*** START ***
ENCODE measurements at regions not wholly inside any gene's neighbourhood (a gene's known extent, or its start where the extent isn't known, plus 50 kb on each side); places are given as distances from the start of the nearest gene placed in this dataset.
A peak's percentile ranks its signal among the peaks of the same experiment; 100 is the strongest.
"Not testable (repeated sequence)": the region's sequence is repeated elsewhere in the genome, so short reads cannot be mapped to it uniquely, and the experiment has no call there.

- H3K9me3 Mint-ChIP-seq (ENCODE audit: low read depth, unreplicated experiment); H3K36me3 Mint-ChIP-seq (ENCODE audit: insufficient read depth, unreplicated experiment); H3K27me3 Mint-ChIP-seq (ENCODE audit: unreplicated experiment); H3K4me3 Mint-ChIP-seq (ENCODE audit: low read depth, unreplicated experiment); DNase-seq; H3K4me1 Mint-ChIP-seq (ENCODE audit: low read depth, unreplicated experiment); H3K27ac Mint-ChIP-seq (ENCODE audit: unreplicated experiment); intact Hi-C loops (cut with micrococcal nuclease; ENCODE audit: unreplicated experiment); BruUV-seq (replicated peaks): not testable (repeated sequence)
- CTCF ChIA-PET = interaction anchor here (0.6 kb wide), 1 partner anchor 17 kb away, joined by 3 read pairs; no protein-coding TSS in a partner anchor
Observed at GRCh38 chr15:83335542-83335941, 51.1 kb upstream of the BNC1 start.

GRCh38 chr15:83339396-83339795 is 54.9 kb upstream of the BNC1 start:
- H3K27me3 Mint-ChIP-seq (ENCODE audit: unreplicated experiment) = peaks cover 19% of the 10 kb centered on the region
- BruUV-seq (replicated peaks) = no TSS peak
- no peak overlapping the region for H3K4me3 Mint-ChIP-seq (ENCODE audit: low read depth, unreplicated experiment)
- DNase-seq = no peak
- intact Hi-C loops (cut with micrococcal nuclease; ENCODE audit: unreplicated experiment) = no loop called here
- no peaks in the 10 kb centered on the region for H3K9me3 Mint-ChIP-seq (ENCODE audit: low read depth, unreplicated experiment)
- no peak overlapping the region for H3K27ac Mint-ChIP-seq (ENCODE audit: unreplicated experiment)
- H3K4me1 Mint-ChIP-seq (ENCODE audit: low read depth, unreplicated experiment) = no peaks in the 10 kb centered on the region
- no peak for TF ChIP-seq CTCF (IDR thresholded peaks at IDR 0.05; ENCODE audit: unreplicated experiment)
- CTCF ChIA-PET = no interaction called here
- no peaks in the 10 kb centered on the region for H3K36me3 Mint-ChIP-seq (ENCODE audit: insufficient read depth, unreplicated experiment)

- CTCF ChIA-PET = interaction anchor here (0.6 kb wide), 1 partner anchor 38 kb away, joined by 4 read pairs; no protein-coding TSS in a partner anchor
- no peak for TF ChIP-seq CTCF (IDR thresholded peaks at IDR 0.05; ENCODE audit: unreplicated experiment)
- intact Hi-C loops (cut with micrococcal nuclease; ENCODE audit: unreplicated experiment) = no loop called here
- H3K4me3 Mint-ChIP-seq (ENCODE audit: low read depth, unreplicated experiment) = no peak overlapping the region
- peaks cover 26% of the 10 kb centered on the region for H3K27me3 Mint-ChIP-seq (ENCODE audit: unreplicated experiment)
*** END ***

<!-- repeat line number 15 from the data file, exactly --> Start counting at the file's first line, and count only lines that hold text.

- H3K4me1 Mint-ChIP-seq (ENCODE audit: low read depth, unreplicated experiment) = no peaks in the 10 kb centered on the region